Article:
Investments: Road to Recovery
S&P companies forecast to deliver $12trn in 2021 sales
The latest earnings season data confirm that, after three consecutive quarters of contraction, S&P 500 companies have returned to sales and earnings growth much sooner than analysts had forecast. Only two months ago, US company analysts were predicting fourth-quarter revenues to decline. Instead, the figures show that corporate America has turned the corner. Thanks to epic levels of US government stimulus and super-low interest rates, by Tuesday (2 Mar), when 98% of S&P 500 companies had reported fourth quarter earnings, 69% had beaten sales forecasts and 79% had beaten expectations for earnings per share (EPS).
Europe on course
Earnings for European companies also look robust. By Tuesday (2 Mar), 76% of the STOXX Europe 600 had reported earnings for the fourth quarter with 43% delivering positive sales surprises and 45% beating analysts’ earnings forecasts. In aggregate, weighted European earnings were 20% ahead of forecast at this stage and on course to beat expectations by the most for at least 14 years.
Despite the strong numbers coming from European companies, stock prices generally eased suggesting that much of the good news was already priced into the market. In the UK, where 25 FTSE 100 companies had published earnings reports, 28% had delivered both positive sales and earnings surprises.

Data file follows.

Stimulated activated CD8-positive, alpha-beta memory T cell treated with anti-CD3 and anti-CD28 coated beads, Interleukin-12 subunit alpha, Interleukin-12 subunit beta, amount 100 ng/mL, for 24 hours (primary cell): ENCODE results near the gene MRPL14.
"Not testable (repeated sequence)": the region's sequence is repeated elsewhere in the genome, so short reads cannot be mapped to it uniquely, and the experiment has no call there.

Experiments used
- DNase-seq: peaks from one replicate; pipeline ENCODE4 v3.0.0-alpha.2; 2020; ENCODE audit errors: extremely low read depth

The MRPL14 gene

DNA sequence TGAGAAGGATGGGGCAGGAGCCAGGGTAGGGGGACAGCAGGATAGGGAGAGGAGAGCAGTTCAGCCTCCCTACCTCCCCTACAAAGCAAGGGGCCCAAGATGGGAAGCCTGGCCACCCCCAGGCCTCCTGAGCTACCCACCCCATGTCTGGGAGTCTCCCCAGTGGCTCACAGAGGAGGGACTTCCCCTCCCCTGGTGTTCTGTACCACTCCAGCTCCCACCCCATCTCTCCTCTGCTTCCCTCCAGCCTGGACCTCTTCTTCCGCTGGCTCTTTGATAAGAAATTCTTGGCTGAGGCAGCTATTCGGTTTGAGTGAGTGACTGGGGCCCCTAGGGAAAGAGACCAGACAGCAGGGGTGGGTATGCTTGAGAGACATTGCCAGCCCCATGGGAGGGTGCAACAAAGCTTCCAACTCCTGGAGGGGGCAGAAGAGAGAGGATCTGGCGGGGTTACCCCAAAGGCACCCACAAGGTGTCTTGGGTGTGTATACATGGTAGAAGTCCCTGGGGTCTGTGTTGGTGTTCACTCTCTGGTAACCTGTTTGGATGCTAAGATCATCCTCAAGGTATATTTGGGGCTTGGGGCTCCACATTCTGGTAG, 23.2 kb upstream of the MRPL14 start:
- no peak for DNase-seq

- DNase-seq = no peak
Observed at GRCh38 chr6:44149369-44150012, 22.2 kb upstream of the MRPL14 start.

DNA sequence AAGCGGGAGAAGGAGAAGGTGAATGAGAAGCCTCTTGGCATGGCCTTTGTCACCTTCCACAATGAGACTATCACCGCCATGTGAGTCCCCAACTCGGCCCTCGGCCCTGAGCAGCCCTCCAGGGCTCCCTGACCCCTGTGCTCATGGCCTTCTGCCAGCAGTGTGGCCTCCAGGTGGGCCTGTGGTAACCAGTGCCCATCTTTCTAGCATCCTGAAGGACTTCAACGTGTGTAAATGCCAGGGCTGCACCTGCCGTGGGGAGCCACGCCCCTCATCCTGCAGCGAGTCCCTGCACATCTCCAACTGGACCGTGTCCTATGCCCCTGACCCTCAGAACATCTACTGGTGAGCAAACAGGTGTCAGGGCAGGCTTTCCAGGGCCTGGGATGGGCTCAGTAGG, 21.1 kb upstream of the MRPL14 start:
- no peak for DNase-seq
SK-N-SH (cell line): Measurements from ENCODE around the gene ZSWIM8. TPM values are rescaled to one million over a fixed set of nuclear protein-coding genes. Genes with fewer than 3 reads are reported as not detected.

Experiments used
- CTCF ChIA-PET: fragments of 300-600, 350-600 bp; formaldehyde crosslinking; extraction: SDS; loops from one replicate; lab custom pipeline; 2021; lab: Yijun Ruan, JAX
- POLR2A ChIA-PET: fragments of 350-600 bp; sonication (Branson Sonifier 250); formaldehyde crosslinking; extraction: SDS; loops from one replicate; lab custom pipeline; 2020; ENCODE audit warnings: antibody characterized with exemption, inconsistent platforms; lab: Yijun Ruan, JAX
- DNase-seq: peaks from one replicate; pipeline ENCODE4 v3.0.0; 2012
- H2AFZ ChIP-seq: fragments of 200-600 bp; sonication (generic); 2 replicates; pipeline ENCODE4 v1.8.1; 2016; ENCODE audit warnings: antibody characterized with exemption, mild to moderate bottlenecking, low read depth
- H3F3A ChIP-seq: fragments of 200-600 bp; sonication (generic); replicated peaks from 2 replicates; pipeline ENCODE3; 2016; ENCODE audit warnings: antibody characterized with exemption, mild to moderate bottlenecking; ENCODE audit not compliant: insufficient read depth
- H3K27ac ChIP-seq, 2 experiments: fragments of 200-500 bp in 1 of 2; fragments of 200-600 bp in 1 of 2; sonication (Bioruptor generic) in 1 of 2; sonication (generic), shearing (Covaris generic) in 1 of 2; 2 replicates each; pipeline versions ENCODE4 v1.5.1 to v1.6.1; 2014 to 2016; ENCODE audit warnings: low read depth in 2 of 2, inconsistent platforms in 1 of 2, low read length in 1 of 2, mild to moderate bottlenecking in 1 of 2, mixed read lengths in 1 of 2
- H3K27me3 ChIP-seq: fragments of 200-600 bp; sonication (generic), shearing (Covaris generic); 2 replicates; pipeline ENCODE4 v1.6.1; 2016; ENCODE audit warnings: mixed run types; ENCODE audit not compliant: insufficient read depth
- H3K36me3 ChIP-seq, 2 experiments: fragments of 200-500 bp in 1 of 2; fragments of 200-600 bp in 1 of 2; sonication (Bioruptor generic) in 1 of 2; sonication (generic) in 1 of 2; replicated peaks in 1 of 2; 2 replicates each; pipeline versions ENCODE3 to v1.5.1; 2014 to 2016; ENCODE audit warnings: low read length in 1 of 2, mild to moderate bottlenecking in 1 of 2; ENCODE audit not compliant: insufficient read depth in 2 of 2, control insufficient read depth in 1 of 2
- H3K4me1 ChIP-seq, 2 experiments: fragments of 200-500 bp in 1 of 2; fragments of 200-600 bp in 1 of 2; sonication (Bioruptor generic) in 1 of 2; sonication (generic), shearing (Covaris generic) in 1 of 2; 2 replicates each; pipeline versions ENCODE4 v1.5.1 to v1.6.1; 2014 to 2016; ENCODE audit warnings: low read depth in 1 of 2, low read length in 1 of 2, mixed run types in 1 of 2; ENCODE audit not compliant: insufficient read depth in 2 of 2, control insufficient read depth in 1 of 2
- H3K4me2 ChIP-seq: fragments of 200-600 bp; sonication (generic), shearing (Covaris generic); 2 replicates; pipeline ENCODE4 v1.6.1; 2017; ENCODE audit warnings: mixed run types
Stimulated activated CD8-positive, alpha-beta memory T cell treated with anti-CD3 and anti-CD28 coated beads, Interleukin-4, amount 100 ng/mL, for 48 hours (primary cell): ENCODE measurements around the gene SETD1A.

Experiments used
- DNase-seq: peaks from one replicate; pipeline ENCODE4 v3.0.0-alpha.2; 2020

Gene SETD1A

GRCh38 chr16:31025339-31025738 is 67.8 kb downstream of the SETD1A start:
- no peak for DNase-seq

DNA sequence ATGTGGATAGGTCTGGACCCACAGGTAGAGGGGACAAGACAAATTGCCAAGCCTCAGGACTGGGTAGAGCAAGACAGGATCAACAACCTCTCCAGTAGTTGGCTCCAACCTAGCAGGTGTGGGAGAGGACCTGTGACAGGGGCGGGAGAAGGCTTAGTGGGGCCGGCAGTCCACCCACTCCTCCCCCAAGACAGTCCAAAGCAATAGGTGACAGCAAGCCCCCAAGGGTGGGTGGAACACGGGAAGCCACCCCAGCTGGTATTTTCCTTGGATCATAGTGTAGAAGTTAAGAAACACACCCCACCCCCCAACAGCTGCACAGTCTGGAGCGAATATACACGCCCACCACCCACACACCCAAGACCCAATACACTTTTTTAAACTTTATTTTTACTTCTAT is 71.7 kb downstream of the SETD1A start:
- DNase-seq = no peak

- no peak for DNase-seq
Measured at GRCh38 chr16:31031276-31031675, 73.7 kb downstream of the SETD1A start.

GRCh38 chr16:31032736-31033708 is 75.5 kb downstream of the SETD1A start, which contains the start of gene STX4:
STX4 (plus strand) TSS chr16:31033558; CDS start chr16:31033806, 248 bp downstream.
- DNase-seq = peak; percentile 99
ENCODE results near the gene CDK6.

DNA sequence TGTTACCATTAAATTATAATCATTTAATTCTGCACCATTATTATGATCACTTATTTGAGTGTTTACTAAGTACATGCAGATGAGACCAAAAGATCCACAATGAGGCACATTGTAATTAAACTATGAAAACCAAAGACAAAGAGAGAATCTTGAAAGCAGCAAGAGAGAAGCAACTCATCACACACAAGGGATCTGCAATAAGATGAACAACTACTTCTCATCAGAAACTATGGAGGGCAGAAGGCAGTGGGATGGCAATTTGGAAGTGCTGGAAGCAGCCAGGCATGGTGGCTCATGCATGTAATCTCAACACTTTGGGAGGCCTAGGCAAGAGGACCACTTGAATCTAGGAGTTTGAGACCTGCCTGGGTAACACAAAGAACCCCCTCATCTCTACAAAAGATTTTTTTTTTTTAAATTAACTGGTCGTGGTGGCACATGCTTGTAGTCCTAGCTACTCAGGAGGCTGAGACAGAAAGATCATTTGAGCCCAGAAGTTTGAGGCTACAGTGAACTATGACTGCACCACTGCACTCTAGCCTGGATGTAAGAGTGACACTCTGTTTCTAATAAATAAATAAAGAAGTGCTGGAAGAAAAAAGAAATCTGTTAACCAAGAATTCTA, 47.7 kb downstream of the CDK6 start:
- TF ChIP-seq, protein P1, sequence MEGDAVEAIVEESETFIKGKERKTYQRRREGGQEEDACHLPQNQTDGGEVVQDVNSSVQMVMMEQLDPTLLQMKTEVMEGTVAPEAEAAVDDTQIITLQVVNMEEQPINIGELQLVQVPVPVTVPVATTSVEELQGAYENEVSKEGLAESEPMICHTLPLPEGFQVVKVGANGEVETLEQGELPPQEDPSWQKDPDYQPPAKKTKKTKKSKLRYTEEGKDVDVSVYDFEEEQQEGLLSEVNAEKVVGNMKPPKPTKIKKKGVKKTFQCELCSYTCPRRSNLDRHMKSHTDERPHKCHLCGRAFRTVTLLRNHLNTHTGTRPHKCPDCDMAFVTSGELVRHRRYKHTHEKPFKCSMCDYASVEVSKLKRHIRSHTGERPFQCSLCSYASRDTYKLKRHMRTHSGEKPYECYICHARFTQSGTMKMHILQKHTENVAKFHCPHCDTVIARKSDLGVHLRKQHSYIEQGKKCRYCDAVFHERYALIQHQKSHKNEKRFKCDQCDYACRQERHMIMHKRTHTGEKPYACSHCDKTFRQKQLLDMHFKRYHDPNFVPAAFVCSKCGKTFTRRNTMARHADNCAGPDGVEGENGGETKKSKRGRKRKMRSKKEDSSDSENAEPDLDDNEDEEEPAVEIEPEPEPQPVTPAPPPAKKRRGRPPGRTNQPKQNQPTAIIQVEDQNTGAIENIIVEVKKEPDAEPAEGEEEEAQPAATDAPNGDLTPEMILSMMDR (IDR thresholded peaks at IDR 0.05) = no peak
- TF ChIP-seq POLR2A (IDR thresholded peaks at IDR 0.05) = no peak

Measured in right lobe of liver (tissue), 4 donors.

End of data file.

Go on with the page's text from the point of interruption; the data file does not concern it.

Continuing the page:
In Japan, the Nikkei 225 constituents delivered 61% positive sales surprises and 55% positive earnings surprises.
As Quilter Investors senior dealer Jonathan Perrin observes, “This is a very strong set of earnings numbers especially in the US where blended EPS growth hit 3.9% after analysts had been expecting an almost double-digit drop at the end of 2020. “We could well see a 25% rise in EPS for S&P 500 companies this year, after it fell 12% in 2020, with total sales for S&P companies now expected to jump 16% to more than $12trn in 2021. Sectors such as industrials, consumer discretionary and materials will all benefit from economic recovery,” he says, “while the vaccine rollout likely holds the key for the airlines, energy companies and the hospitality sector.”